Senator John McCain made headlines after being diagnosed with a glioblastoma, the deadliest of all brain tumors. That grim description makes it sound like it’s over for those who are afflicted.
But survival rates vary widely. Some of these tumors respond better than others to treatment, so it’s important to recognize easy-to-miss symptoms of this disease. Early diagnosis means treatment can start sooner. And while it can’t be cured, there are advances that may improve the odds of living longer.
WHAT IS A GLIOBLASTOMA?
This cancer is a primary brain tumor—it originates in the brain in contrast to cancers such as lung cancer, skin cancer or breast cancer that start somewhere else and may spread to the brain.
About half of primary brain tumors are benign (not cancerous)—and these have a high cure rate. The rest are malignant and tend to be aggressive and life-threatening. A glioblastoma is both the most common and the most aggressive kind of malignant primary brain tumor. It is a tumor that grows from cells that make up the gluelike supportive tissue of the brain, and tumor cells migrate throughout the brain, so it’s hard for a surgeon to remove it entirely. Average survival after diagnosis is only 18 to 24 months, with 25% of patients alive after two years and 10% alive after five years.
Glioblastomas strike both men and women, often in their 40s, 50s or 60s. Few causes are known—exposure to high levels of radiation to treat a childhood cancer is one, and cell-phone use is a suspected cause (see below). There is rarely an identifiable genetic predisposition. The frustrating reality is that most cases, like Senator McCain’s, are seemingly spontaneous—no one knows what brings them on.
SIGNS AND SYMPTOMS
With a glioblastoma, as the malignant cells spread, they increase pressure in the cranium, which leads to headaches in about half of patients. Blurry vision and/or seeing double can also occur. So can mood changes such as sudden-onset depression or anger. Muscle weakness or numbness in the arms and/or legs, which can lead to trouble walking, is another possible symptom. More symptoms…
• Seizures. Brain tumors can interfere with communication between nerve cells, causing abnormal electrical activity that manifests as seizures. Nearly one-third of brain tumor patients will experience at least one seizure. A seizure can range in intensity from a subtle twitching on one side of the body to a loss of consciousness. It may be preceded by an aura, an abnormal change in sensation such as tingling, sensing flickering lights or smelling an unpleasant odor.
• Trouble reading. While memory loss and confusion can be glioblastoma symptoms, some are more specific. Other commonly affected areas of the brain are the frontal, temporal or parietal lobes, which are responsible for language comprehension, math or spatial orientation. If a tumor grows in the left frontal or temporal lobes, a person may have difficulty speaking or understanding others or comprehending sentences containing cross-references or comparisons. With tumors in the parietal lobe, math may become unusually challenging and so may interpreting material shown in formats such as columns or charts—the parietal lobe also governs recognition of left-right or up-down positioning.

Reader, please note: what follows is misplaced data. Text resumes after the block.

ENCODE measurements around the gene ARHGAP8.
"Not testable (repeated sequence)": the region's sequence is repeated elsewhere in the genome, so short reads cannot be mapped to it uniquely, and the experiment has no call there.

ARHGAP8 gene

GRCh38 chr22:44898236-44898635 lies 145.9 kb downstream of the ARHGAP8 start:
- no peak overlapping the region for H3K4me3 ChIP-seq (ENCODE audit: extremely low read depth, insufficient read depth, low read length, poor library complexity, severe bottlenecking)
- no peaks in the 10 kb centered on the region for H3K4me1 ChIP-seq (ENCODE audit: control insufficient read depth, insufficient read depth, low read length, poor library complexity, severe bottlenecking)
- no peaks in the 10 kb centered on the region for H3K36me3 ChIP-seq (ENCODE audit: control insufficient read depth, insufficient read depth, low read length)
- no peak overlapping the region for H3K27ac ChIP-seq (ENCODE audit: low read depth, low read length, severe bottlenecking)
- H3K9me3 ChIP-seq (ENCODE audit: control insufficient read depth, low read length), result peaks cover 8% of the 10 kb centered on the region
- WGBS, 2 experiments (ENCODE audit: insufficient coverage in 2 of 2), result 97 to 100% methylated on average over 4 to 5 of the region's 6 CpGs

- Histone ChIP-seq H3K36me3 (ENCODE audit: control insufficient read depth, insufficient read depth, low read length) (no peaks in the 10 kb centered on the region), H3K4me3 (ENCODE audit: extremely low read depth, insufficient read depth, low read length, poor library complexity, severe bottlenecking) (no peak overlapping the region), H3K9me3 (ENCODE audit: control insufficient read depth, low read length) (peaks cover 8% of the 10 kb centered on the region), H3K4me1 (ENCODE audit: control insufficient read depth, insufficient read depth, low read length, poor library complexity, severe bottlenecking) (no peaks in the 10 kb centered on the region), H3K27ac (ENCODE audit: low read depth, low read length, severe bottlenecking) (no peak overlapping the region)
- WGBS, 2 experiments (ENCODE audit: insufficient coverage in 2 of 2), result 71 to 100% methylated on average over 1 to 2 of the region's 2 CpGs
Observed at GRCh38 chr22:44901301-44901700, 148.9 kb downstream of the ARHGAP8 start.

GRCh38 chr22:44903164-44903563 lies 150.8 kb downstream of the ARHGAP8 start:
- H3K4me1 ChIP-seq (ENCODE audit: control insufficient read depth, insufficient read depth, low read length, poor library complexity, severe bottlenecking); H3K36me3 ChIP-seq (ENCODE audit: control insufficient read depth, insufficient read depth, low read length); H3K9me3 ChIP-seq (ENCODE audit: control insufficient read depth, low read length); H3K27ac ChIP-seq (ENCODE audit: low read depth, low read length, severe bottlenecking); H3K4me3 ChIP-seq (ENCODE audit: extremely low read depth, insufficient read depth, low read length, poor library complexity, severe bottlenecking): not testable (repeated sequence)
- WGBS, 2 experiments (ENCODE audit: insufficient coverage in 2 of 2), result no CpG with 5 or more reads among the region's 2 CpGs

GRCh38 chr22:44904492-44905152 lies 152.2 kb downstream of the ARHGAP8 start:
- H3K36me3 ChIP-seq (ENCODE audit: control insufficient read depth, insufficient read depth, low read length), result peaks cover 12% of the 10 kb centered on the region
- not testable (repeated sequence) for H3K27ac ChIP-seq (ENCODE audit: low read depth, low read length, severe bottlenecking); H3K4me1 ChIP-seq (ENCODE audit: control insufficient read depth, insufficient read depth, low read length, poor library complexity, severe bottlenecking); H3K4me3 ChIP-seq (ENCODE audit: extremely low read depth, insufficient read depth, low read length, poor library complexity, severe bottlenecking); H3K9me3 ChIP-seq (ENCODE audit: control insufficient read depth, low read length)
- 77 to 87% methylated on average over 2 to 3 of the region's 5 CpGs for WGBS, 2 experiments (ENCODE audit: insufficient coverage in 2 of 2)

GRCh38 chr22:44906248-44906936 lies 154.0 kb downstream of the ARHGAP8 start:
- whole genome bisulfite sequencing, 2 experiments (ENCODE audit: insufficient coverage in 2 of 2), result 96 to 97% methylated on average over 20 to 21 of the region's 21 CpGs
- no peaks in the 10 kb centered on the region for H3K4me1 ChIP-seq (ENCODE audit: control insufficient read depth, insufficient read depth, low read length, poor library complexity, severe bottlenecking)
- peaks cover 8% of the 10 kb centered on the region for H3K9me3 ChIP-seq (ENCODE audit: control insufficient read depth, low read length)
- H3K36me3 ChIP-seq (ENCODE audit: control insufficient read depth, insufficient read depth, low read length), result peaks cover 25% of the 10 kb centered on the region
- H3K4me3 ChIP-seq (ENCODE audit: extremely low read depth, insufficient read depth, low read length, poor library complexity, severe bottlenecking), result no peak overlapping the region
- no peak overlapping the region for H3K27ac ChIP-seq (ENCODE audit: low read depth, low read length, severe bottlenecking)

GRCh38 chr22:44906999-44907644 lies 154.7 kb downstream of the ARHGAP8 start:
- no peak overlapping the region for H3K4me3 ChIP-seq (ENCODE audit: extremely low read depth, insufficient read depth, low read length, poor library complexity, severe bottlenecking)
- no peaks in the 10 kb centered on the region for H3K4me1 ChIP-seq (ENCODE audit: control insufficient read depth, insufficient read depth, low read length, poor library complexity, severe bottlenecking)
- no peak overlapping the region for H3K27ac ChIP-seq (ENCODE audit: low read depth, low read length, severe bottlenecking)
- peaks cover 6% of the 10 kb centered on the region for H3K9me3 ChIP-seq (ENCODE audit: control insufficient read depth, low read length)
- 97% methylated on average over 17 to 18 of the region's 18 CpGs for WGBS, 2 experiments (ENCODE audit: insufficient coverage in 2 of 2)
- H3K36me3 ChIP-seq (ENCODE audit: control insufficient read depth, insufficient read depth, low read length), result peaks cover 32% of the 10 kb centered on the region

Just having one of these symptoms, or even more than one, does not mean that you have brain cancer, of course. One clue is how quickly symptoms come on. With a glioblastoma, several serious symptoms often arise in a matter of weeks or at most a few months.
The first option after discovery of a glioblastoma is often surgery, followed by radiation and chemotherapy. A glioblastoma can’t be cured, but it can be managed to extend life. Some promising newer treatment options now being studied in humans…
• Immunotherapy. A cutting-edge class of drugs known as checkpoint inhibitors ignite the immune system by blocking certain signals released by tumors. That allows tumors to be “seen” and attacked by the immune system. Several clinical trials are now under way to test immunotherapies for glioblastomas.
• Drugs that cross the blood-brain barrier. There is a dense lining of cells that surrounds and protects the brain. Most drugs can’t cross it, including many chemotherapy drugs. But the budding field of nanomedicine—including the use of drugs as tiny as molecules—is leading to investigational agents that breach the barrier, enter tumor cells and block key proteins.
• Brain tumor vaccine. Vaccines containing a patient’s own immune cells—specifically, dendritic cells (cells that identify foreign invaders in the body)—may be able to activate a patient’s immune system to attack the tumor. In a small 2017 study of 16 glioblastoma patients who received such a vaccine plus chemotherapy, published in Clinical Cancer Research, four were still alive after five years. More trials are under way.
On the horizon…
• Blood test before symptoms arise. Changes in tumor protein activity indicative of a future brain tumor may one day be detectable via a blood test.
• Could Zika help? Scientists are exploring whether the Zika virus, which can cross the blood-brain barrier, might in a deactivated form destroy brain tumor cells.
THE CELL-PHONE/BRAIN CANCER CONNECTION
Wireless devices including cell phones emit radiation, which we know can penetrate into the brain and, over time, may cause normal cells to become cancerous. Some studies have found a link between cell-phone use and brain cancer, including glioblastomas. But others have failed to do so. It makes sense to err on the side of caution…
• When speaking on a cell phone, minimize radiation exposure by using wired earphones (not a wireless version) or use the speakerphone function.
• Limit use to areas with good reception, which enables your phone to function at reduced power and therefore with reduced radiation.